The state received a B-minus, above the national average of C-minus, on the Washington-based advocacy group’s State Teacher Policy Yearbook, which analyzed the laws and regulations that govern the teaching profession for every state.
“Just two years ago we gave Georgia a C-minus,” said Sandi Jacobs, the council’s vice president. “To advance a full grade in two years is significant progress forward.”
The council praised the state for requiring middle school teachers to pass a single-subject content test rather than teach on a K-8 general license, like many other states.
However, without requiring elementary teacher candidates to pass individual tests in each content area, Jacobs said some might be lacking needed speciality, especially in math.
Though the council did not delve into the specifics of Georgia’s new Teacher Keys Effectiveness System, an evaluation tool piloted in 2012, it gave the state credit for having an instrument in place to identify effective teachers and remove unsuccessful ones.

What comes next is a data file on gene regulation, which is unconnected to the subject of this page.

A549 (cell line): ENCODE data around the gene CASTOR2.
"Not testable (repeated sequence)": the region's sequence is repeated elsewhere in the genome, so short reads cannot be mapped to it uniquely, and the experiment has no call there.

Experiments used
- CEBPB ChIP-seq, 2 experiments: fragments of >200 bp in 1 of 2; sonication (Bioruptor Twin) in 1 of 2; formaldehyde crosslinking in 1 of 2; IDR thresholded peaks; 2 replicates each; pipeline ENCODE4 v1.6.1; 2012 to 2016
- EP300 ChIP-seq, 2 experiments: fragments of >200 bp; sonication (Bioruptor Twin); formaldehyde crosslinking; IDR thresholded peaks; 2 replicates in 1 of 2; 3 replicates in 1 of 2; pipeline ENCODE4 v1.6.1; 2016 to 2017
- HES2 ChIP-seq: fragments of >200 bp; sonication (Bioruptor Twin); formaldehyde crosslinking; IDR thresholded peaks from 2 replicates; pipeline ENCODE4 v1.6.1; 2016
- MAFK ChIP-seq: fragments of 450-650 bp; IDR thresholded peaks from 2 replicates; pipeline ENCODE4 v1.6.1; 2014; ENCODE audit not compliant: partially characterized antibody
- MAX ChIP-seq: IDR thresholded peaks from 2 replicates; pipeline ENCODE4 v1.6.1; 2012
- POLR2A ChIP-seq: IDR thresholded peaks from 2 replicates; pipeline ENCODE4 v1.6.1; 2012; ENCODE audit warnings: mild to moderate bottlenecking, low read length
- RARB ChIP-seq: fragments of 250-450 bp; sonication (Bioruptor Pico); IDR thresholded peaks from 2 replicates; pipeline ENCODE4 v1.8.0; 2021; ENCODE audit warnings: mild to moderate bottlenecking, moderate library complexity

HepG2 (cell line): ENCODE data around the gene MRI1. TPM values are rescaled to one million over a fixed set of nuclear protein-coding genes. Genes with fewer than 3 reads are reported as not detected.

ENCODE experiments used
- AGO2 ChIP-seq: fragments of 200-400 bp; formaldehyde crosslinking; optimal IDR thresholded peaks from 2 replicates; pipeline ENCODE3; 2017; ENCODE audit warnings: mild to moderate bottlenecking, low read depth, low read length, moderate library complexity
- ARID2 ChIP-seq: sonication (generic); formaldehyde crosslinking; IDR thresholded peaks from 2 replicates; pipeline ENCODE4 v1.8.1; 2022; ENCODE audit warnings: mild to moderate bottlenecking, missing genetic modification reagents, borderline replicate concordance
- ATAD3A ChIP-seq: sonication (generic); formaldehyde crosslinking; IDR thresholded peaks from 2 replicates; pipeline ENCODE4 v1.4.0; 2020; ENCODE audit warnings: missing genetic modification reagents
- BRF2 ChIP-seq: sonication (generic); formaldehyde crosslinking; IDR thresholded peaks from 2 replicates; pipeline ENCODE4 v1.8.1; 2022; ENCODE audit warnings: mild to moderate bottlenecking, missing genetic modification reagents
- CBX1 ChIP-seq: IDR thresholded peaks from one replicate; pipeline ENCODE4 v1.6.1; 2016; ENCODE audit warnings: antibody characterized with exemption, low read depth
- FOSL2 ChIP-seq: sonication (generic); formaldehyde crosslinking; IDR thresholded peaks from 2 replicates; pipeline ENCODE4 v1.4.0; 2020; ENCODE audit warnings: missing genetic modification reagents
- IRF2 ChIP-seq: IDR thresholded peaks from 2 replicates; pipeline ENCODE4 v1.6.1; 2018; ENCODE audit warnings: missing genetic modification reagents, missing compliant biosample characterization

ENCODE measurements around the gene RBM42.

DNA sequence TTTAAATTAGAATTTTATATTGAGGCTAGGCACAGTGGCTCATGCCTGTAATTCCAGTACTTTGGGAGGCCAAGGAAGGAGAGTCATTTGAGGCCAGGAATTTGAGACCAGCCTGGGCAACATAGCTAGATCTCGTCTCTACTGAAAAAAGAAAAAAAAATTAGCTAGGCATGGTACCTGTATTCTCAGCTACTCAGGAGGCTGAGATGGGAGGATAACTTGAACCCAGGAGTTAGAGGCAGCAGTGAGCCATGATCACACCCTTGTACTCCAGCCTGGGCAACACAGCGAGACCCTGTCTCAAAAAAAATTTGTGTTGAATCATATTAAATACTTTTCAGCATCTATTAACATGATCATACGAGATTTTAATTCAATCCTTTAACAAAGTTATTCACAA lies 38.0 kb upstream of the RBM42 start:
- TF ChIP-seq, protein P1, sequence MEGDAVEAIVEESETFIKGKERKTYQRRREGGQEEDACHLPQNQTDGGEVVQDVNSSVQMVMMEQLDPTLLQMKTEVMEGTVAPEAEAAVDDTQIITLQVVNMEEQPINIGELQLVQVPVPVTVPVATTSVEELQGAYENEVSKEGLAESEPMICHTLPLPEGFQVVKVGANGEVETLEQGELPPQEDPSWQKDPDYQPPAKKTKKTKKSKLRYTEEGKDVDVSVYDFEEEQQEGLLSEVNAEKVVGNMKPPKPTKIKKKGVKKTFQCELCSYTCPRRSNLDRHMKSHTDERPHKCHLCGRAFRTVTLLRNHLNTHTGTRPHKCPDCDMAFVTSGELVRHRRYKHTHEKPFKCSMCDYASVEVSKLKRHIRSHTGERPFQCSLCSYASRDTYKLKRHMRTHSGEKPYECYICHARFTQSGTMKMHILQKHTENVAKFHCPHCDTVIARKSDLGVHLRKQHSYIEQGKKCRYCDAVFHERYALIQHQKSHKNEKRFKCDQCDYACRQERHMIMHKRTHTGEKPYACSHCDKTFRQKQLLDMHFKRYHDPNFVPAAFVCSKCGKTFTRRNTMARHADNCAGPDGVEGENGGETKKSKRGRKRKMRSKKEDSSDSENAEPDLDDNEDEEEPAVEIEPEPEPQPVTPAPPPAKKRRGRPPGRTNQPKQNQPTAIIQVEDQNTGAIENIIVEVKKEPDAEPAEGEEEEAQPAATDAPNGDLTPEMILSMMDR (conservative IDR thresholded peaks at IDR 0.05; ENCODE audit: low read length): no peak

Georgia received above-average marks for making evidence of student learning a criteria on teacher evaluations and that license renewal is based on teacher effectiveness.
Performance is also the top criterion for districts to consider when determining which teachers to lay off.
The council criticized the fact that the state does not require teachers who receive unsatisfactory evaluations to be put on improvement plans, although that is a common practice implemented by individual districts.
In 2013, a NCTQ ranking of teacher colleges drew wide criticism for its methodology and fairness. However, this report appeared more subjective, with the council collecting data on each state’s established education laws.
Jacobs said the group also provided a draft to each department of education to review before publishing the report, which was funded by the Bill and Melinda Gates Foundation, the Walton Family Foundation and other sponsors.